Supernatants containing T cell growth factor (TCGF) that are produced by incubating human peripheral blood lymphocytes with the mitogenic lectin, phytohemagglutinin (PHA) have previously been shown to allow the successful culture of antigen-reactive T cells. The continued presence of PHA in these preparations, however, complicates the analysis of the direct effects of TCGF. In this report we describe in detail methods used to remove >99% of the exogenous mitogen with a 77% yield of TCGF. TCGF activity precipitated between 50 and 75% saturated ammonium sulfate and was freed of 90% of exogenous PHA. Residual PHA was removed by absorption on affinity columns of Sepharose 4B linked to rabbit anti-PHA antibody. Ninety-nine percent of PHA was removed by these techniques based on assays of the mitogenesis of fresh lymphoid cells and the use of tracer quantities of highly purified radiolabeled PHA. This partially purified TCGF (PP-TCGF) supported the continued growth of mitogen or alloactivated lymphoid cells but not fresh resting cells unless high starting numbers of lymphoid cells are used. An increase of up to 500 times the number of specific lytic units/culture was obtained by expanding alloactivated cells in PP-TCGF when compared to the crude TCGF supernatants.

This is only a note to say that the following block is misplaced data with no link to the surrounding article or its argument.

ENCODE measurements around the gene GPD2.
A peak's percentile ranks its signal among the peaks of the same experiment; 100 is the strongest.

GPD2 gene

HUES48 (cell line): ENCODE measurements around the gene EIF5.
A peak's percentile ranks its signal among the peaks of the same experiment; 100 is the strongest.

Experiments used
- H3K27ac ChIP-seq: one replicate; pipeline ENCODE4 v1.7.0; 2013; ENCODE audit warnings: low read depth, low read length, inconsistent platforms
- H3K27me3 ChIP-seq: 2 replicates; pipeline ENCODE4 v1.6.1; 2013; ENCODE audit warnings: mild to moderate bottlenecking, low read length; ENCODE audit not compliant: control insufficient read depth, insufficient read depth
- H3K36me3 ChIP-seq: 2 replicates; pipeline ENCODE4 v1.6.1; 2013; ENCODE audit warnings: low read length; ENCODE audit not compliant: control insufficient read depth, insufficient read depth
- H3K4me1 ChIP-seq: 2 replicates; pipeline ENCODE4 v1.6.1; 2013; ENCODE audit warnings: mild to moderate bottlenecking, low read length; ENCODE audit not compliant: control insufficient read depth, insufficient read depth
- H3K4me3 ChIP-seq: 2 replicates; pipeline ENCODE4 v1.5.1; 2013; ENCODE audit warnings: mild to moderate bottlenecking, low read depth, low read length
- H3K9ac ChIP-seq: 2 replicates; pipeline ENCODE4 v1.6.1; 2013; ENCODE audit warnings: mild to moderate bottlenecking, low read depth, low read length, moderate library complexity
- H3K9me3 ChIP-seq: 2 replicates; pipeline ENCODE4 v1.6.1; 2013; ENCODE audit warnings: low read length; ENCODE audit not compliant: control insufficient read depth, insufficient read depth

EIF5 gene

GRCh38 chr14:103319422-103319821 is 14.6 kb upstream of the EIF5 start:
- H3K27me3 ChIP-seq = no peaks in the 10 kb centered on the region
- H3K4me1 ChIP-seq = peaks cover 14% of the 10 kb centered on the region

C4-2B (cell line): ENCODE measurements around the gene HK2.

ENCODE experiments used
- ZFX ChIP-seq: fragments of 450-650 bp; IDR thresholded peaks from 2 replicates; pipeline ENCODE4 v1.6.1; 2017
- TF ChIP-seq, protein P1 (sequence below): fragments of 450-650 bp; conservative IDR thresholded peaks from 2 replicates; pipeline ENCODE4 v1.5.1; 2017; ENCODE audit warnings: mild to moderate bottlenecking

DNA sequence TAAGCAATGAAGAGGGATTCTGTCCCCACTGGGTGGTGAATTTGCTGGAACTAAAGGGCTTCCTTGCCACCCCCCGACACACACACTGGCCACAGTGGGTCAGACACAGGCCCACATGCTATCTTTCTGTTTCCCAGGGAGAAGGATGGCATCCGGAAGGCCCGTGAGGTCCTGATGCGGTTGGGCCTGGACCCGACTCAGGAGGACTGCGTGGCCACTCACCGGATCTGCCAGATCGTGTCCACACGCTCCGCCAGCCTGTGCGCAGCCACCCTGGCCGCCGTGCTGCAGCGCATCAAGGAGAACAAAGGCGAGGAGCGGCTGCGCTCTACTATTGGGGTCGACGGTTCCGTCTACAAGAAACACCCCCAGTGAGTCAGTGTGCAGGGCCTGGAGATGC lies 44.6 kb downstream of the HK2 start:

|Original language||English (US)|
|Number of pages||6|
|Journal||Journal of Immunology|
|State||Published - Jan 1 1981|
ASJC Scopus subject areas
- Immunology and Allergy